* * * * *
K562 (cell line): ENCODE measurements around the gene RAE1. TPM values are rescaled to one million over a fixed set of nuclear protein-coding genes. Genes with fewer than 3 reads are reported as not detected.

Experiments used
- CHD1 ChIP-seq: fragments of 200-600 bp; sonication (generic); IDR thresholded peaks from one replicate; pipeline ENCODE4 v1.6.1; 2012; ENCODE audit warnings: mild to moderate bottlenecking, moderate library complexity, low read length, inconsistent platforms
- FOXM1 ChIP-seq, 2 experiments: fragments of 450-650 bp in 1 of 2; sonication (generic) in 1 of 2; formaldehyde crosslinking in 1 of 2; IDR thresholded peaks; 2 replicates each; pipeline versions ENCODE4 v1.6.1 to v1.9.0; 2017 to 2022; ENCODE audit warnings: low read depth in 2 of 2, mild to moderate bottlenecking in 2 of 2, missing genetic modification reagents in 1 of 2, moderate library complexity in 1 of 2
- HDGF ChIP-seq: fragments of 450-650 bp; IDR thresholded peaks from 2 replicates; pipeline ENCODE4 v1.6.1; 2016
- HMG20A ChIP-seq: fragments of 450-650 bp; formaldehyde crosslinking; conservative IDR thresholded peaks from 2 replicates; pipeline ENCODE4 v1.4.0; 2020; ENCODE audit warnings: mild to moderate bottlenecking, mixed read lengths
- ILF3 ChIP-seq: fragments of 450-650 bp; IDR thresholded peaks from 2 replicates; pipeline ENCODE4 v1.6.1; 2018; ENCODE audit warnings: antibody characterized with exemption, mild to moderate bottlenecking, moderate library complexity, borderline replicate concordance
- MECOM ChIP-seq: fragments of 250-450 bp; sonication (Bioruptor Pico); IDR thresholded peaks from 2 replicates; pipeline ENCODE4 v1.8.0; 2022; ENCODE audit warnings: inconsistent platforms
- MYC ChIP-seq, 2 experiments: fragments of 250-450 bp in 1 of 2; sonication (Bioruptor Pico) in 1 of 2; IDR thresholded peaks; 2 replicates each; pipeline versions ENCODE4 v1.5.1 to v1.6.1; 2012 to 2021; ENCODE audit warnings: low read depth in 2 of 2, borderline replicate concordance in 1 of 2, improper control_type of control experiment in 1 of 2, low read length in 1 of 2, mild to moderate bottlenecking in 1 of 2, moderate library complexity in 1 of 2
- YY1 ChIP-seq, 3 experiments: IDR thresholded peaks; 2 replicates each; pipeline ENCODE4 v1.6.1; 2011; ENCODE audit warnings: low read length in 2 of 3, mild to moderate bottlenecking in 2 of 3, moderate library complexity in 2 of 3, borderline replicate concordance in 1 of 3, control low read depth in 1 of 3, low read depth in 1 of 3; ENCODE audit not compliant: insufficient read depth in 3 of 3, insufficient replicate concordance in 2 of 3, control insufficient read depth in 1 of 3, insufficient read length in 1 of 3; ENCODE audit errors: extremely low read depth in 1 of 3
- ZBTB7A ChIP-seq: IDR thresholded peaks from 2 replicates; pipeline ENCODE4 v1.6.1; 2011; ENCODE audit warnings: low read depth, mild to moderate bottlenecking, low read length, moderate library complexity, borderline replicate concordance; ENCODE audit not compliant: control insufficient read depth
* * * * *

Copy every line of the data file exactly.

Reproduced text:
K562 (cell line): ENCODE measurements around the gene RAE1. TPM values are rescaled to one million over a fixed set of nuclear protein-coding genes. Genes with fewer than 3 reads are reported as not detected.

Experiments used
- CHD1 ChIP-seq: fragments of 200-600 bp; sonication (generic); IDR thresholded peaks from one replicate; pipeline ENCODE4 v1.6.1; 2012; ENCODE audit warnings: mild to moderate bottlenecking, moderate library complexity, low read length, inconsistent platforms
- FOXM1 ChIP-seq, 2 experiments: fragments of 450-650 bp in 1 of 2; sonication (generic) in 1 of 2; formaldehyde crosslinking in 1 of 2; IDR thresholded peaks; 2 replicates each; pipeline versions ENCODE4 v1.6.1 to v1.9.0; 2017 to 2022; ENCODE audit warnings: low read depth in 2 of 2, mild to moderate bottlenecking in 2 of 2, missing genetic modification reagents in 1 of 2, moderate library complexity in 1 of 2
- HDGF ChIP-seq: fragments of 450-650 bp; IDR thresholded peaks from 2 replicates; pipeline ENCODE4 v1.6.1; 2016
- HMG20A ChIP-seq: fragments of 450-650 bp; formaldehyde crosslinking; conservative IDR thresholded peaks from 2 replicates; pipeline ENCODE4 v1.4.0; 2020; ENCODE audit warnings: mild to moderate bottlenecking, mixed read lengths
- ILF3 ChIP-seq: fragments of 450-650 bp; IDR thresholded peaks from 2 replicates; pipeline ENCODE4 v1.6.1; 2018; ENCODE audit warnings: antibody characterized with exemption, mild to moderate bottlenecking, moderate library complexity, borderline replicate concordance
- MECOM ChIP-seq: fragments of 250-450 bp; sonication (Bioruptor Pico); IDR thresholded peaks from 2 replicates; pipeline ENCODE4 v1.8.0; 2022; ENCODE audit warnings: inconsistent platforms
- MYC ChIP-seq, 2 experiments: fragments of 250-450 bp in 1 of 2; sonication (Bioruptor Pico) in 1 of 2; IDR thresholded peaks; 2 replicates each; pipeline versions ENCODE4 v1.5.1 to v1.6.1; 2012 to 2021; ENCODE audit warnings: low read depth in 2 of 2, borderline replicate concordance in 1 of 2, improper control_type of control experiment in 1 of 2, low read length in 1 of 2, mild to moderate bottlenecking in 1 of 2, moderate library complexity in 1 of 2
- YY1 ChIP-seq, 3 experiments: IDR thresholded peaks; 2 replicates each; pipeline ENCODE4 v1.6.1; 2011; ENCODE audit warnings: low read length in 2 of 3, mild to moderate bottlenecking in 2 of 3, moderate library complexity in 2 of 3, borderline replicate concordance in 1 of 3, control low read depth in 1 of 3, low read depth in 1 of 3; ENCODE audit not compliant: insufficient read depth in 3 of 3, insufficient replicate concordance in 2 of 3, control insufficient read depth in 1 of 3, insufficient read length in 1 of 3; ENCODE audit errors: extremely low read depth in 1 of 3
- ZBTB7A ChIP-seq: IDR thresholded peaks from 2 replicates; pipeline ENCODE4 v1.6.1; 2011; ENCODE audit warnings: low read depth, mild to moderate bottlenecking, low read length, moderate library complexity, borderline replicate concordance; ENCODE audit not compliant: control insufficient read depth